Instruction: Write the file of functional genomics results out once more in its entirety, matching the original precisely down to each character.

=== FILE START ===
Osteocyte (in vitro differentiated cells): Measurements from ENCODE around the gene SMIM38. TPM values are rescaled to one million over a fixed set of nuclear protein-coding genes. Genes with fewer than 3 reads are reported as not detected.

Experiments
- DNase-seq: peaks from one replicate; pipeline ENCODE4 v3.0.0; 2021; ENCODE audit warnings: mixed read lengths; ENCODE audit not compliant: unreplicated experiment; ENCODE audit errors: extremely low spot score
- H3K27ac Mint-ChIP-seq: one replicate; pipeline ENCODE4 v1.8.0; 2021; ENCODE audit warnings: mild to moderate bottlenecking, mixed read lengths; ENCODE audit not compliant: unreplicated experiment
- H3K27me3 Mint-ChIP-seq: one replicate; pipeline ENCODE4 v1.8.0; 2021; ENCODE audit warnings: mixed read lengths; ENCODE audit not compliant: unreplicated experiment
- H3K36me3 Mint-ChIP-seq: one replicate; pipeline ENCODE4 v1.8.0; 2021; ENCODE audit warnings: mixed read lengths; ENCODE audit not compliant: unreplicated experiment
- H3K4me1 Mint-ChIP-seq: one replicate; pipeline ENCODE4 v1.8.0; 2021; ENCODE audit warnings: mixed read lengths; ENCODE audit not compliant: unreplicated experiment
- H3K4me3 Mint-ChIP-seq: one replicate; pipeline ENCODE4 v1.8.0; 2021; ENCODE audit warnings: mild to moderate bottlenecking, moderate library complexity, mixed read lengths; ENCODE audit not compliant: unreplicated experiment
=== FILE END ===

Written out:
Osteocyte (in vitro differentiated cells): Measurements from ENCODE around the gene SMIM38. TPM values are rescaled to one million over a fixed set of nuclear protein-coding genes. Genes with fewer than 3 reads are reported as not detected.

Experiments
- DNase-seq: peaks from one replicate; pipeline ENCODE4 v3.0.0; 2021; ENCODE audit warnings: mixed read lengths; ENCODE audit not compliant: unreplicated experiment; ENCODE audit errors: extremely low spot score
- H3K27ac Mint-ChIP-seq: one replicate; pipeline ENCODE4 v1.8.0; 2021; ENCODE audit warnings: mild to moderate bottlenecking, mixed read lengths; ENCODE audit not compliant: unreplicated experiment
- H3K27me3 Mint-ChIP-seq: one replicate; pipeline ENCODE4 v1.8.0; 2021; ENCODE audit warnings: mixed read lengths; ENCODE audit not compliant: unreplicated experiment
- H3K36me3 Mint-ChIP-seq: one replicate; pipeline ENCODE4 v1.8.0; 2021; ENCODE audit warnings: mixed read lengths; ENCODE audit not compliant: unreplicated experiment
- H3K4me1 Mint-ChIP-seq: one replicate; pipeline ENCODE4 v1.8.0; 2021; ENCODE audit warnings: mixed read lengths; ENCODE audit not compliant: unreplicated experiment
- H3K4me3 Mint-ChIP-seq: one replicate; pipeline ENCODE4 v1.8.0; 2021; ENCODE audit warnings: mild to moderate bottlenecking, moderate library complexity, mixed read lengths; ENCODE audit not compliant: unreplicated experiment